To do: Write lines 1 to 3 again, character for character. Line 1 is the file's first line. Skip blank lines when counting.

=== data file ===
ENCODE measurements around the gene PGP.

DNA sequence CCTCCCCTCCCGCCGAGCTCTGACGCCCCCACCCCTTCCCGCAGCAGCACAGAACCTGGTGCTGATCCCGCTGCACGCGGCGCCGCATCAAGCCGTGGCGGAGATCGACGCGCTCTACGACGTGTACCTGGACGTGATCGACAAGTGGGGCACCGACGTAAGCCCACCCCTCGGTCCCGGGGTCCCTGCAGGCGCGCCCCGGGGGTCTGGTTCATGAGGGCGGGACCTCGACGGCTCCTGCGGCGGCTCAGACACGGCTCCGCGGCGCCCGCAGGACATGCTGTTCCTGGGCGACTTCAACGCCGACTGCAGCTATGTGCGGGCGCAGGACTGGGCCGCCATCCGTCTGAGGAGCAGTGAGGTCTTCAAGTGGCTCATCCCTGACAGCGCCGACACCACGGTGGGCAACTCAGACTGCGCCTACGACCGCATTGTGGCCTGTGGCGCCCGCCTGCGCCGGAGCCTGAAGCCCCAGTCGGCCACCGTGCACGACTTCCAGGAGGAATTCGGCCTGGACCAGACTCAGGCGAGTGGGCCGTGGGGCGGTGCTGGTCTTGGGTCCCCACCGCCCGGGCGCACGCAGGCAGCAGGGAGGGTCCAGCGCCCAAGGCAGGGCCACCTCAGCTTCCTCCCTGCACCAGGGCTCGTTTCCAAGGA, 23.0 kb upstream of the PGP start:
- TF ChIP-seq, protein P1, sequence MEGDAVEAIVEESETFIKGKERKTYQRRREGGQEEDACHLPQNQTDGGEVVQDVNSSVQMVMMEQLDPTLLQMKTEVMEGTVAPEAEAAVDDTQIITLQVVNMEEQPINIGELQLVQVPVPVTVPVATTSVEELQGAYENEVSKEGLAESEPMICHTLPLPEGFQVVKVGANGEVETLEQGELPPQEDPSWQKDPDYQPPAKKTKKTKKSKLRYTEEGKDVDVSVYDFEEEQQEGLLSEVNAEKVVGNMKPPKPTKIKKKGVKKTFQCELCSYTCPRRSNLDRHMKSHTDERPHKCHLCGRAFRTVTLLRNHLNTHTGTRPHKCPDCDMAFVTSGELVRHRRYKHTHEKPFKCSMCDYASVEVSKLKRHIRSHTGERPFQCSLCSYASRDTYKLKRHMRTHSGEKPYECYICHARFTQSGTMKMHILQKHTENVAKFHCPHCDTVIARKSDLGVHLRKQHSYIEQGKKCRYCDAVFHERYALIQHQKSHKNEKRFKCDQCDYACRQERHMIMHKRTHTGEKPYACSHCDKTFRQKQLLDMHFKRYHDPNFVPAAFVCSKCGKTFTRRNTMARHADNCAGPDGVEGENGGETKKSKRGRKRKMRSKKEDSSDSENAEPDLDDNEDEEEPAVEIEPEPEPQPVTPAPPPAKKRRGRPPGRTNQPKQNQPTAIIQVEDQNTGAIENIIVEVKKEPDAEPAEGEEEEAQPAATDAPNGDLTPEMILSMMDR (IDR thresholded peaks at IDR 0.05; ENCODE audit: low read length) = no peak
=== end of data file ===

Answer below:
ENCODE measurements around the gene PGP.

DNA sequence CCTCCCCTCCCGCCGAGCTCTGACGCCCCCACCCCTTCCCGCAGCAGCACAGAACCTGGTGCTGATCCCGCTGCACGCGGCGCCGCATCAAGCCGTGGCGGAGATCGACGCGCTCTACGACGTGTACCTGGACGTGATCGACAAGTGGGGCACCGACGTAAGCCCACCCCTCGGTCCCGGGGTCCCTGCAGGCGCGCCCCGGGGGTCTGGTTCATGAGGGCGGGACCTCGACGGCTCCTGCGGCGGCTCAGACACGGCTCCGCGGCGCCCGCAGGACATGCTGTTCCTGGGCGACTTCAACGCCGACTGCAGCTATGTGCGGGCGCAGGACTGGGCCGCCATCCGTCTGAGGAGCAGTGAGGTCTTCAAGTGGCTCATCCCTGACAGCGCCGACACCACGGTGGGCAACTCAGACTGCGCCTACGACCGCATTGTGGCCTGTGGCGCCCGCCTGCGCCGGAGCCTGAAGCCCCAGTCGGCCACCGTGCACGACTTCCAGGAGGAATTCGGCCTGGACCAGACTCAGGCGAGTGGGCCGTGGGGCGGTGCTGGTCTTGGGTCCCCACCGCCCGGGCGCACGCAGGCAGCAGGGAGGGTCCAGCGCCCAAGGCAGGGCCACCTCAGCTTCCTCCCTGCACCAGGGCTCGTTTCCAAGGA, 23.0 kb upstream of the PGP start:
- TF ChIP-seq, protein P1, sequence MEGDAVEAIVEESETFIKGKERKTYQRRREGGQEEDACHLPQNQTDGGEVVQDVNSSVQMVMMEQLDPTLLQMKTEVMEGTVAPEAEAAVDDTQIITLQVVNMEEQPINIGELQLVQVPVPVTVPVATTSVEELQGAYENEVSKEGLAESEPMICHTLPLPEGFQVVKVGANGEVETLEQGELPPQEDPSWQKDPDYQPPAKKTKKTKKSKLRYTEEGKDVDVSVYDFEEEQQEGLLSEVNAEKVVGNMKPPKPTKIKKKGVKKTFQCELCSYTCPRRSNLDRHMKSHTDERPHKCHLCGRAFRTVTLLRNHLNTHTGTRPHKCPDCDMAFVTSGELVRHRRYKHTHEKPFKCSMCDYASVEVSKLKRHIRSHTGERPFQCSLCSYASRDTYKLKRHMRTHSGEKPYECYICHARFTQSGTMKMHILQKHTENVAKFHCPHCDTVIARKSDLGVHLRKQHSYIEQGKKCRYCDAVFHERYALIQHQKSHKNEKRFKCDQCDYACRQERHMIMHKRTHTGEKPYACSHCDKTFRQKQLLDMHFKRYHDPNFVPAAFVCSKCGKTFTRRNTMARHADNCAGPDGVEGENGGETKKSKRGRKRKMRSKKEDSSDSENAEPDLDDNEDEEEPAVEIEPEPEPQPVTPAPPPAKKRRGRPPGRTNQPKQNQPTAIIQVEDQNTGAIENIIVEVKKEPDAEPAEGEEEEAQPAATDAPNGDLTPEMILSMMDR (IDR thresholded peaks at IDR 0.05; ENCODE audit: low read length) = no peak